From Race Tracks To Board Rooms To Dumbbells…Was An MBA Worth It? Pt. 6 – What Now?

In this final instalment, I ask myself “what now?”

Over the Racetracks to Boardrooms series we have explored “between the lines” of my MBA journey, how I went from trackside at Formula 1 races to inside Boardrooms as a Management Consultant, whether my MBA helped, and ‘was it all worth it?’.

Was it worth it?

Toward the end of my program some of the comments that echoed through the halls were: “what now?”; “was it worth it?”; “I can’t remember what I used to do with my spare time”; “I’m going to the cinema, don’t call me”; “I’m going to spend time with my kids, don’t call me”; “I’m renovating my house”; and “I’m going to get married”.

A common theme was questioning ourselves and re-prioritising time. Sound familiar?

Have a go

Many of my friends typify what I believe is one of the great outcomes of our experience and perhaps just an Aussie attitude in general, “have a go”.

When I think about what some of my friends have gone on to do I am inspired and so happy. From corporate to education, medical and pharmaceuticals, online, sport and everything in between. Some have taken on more studies such as a Juris Doctor or Masters of Marketing. I think they must enjoy pain.

Some have gone onto start their own ventures. Others have built on their industry or organisation experience to be promoted or to make moves within their industry that challenge the status quo.

Not everyone has made a shift. I think many are taking a chance to stop and breath.

Read the Full Series

From Race Tracks to Board Rooms – Part 1

From Race Tracks to Board Rooms – Part 2

From Race Tracks to Board Rooms – Part 3

From Race Tracks to Board Rooms – Part 4

From Race Tracks to Board Rooms – Part 5

Below are just a few examples of what some of my friends have been up to.

Abi, who was a part of my Shanghai subject team, made a switch from a financial role in the energy sector to a strategy role at a very well-known online company.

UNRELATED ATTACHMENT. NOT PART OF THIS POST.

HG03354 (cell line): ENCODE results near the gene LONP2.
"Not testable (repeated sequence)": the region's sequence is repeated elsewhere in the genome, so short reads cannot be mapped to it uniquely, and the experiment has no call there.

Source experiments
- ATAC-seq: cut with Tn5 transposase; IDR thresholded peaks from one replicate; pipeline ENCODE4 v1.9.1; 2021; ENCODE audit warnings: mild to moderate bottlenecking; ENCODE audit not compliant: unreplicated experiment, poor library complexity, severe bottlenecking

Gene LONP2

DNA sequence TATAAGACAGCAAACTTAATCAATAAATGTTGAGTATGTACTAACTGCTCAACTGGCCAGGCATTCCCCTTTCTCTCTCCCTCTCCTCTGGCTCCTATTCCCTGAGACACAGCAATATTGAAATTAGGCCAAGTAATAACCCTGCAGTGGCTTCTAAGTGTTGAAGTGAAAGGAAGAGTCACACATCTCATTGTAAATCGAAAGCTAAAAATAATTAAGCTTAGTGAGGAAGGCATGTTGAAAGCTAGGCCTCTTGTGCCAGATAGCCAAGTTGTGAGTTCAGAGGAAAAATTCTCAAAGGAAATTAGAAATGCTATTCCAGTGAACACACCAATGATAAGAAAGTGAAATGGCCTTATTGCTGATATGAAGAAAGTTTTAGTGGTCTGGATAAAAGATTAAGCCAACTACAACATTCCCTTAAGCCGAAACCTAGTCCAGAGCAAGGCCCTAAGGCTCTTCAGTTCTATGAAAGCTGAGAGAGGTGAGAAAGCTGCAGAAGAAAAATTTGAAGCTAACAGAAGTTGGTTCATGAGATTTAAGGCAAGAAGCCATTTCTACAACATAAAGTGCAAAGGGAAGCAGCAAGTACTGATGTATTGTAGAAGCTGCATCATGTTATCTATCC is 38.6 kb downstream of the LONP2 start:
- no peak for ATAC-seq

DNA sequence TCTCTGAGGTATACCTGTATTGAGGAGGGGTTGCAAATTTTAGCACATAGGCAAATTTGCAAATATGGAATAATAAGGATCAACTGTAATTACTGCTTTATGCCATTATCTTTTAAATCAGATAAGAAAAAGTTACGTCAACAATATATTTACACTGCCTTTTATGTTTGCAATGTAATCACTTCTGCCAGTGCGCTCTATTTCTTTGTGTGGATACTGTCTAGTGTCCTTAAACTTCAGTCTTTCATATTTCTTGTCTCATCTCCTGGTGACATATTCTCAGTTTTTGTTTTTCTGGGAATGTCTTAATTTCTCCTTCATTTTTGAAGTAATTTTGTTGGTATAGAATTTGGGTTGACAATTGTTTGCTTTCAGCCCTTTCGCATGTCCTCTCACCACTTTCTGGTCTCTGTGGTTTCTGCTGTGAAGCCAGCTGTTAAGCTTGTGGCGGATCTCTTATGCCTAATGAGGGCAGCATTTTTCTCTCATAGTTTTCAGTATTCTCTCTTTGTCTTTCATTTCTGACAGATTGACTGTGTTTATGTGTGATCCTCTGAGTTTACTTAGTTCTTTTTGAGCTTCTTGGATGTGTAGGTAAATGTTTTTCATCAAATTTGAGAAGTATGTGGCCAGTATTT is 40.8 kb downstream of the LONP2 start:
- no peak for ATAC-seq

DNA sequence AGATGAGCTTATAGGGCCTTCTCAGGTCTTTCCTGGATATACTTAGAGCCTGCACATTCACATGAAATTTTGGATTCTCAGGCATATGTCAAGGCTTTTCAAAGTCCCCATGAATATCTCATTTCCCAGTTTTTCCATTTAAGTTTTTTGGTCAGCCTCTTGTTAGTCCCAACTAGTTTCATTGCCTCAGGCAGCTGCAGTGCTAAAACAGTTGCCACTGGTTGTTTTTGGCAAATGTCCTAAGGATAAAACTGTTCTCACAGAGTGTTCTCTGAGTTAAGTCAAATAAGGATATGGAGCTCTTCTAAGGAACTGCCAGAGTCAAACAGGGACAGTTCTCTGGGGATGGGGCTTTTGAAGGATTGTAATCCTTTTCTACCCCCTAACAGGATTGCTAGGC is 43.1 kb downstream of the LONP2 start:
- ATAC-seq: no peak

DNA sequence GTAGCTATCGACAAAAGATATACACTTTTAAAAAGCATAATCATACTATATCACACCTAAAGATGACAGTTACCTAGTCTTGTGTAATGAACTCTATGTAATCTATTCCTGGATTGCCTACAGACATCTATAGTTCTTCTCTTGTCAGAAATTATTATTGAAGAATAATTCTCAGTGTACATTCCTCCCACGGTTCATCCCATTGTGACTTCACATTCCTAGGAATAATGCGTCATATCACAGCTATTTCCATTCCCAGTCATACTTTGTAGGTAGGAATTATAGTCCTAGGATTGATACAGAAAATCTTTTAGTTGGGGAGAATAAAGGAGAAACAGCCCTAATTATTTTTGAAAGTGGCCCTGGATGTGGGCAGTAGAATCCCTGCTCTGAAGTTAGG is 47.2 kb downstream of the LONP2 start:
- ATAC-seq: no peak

Bianca, is an educator and has taught students all over the world including in some of the most remote communities in Australia. Bianca has moved into a senior role within private education and continues to push innovative ways of learning that keep pace with the way society is changing. As if that doesn’t keep her busy enough, she is also a Board member for a not-for-profit focused on supporting remote and indigenous boarding facilities to offer the best care and high-quality student experience.

Clare has always impressed me, right back to our economics class – sitting in the back of the lecture theatre one night, Clare turned to me and said, “I’ve had enough of work, I’m going to start my own thing”

Boy, did she ever. Since that evening some three years ago, she has built a medical practice that now employs around fifteen staff and has recently opened a new clinic. Pure grit and determination. Clare also played the very important role of social gatherer, making sure our class took time out each year to catch up over a drink or BBQ.

From a career that spanned professional sports player to running restaurants, Joel made the move back to the Northern Territory to strategically develop Australian rules football in one of the most unique environments in the world. Joel has always been a great mentor for me and actually came up with the name for one of my businesses. I continue to bounce thoughts off him to this day.

Kisaku, is the social enterprise that Lenny (a friend who did the full-time version of our program) and her co-founder (one of Lenny’s MBA friends) started. Kisaku promotes modern heritage-infused fashion and home decor collections made by Indonesian artisans. Lenny and her co-founder believe in giving a ‘hand up’ instead of a handout and so part of Kisaku’s profits are set aside to form a micro education loan, allowing the artisans to upskill and remain competitive. The business allows Lenny and her co-founder an avenue to ‘pay it forward’ after being “lucky to have met so many wonderful people throughout their course and work lives”.

Linzie switched from the superannuation sector in a finance focused role, to the pharmaceuticals industry managing a portfolio of strategic projects during our program. I recall heading out for a late-night coffee on Lygon Street with Linzie during our program. We ordered our drinks, Linzie ordered an additional hot chocolate and delivered it to a gentleman on the street who was asking for some spare change. Never one to turn a blind eye to those in need, she has since gone onto developing social enterprises. Linzie was even my landlord at one point!

Steph, always the socially conscious kind moved into an innovation focused role and company. Annually the company is part of a judging panel for industry innovation awards. Steph was one of the crazies that did a half marathon with me.

Back over in Finland, Petra from my exchange term, is heading up a start-up that provides an online medical platform for patients with cancer to communicate with their Doctors. This eradicates manual files and provides a triage system so that bottlenecks and wait-lists are reduced, meaning those who are most in need receive the attention they need.